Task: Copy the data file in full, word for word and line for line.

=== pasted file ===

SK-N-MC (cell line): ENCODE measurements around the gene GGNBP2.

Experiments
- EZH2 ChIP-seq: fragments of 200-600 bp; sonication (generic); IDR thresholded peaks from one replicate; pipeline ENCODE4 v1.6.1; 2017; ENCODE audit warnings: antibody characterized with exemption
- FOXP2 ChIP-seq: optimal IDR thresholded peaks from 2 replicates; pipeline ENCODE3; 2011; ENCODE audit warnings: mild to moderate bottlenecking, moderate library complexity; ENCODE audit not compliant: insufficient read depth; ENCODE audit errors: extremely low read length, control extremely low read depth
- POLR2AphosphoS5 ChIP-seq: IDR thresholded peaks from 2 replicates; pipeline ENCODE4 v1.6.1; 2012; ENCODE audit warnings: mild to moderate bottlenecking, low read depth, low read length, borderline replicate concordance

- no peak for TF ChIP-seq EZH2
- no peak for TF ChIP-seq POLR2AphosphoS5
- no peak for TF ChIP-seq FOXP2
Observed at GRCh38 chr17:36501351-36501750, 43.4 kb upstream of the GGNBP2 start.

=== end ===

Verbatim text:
SK-N-MC (cell line): ENCODE measurements around the gene GGNBP2.

Experiments
- EZH2 ChIP-seq: fragments of 200-600 bp; sonication (generic); IDR thresholded peaks from one replicate; pipeline ENCODE4 v1.6.1; 2017; ENCODE audit warnings: antibody characterized with exemption
- FOXP2 ChIP-seq: optimal IDR thresholded peaks from 2 replicates; pipeline ENCODE3; 2011; ENCODE audit warnings: mild to moderate bottlenecking, moderate library complexity; ENCODE audit not compliant: insufficient read depth; ENCODE audit errors: extremely low read length, control extremely low read depth
- POLR2AphosphoS5 ChIP-seq: IDR thresholded peaks from 2 replicates; pipeline ENCODE4 v1.6.1; 2012; ENCODE audit warnings: mild to moderate bottlenecking, low read depth, low read length, borderline replicate concordance

- no peak for TF ChIP-seq EZH2
- no peak for TF ChIP-seq POLR2AphosphoS5
- no peak for TF ChIP-seq FOXP2
Observed at GRCh38 chr17:36501351-36501750, 43.4 kb upstream of the GGNBP2 start.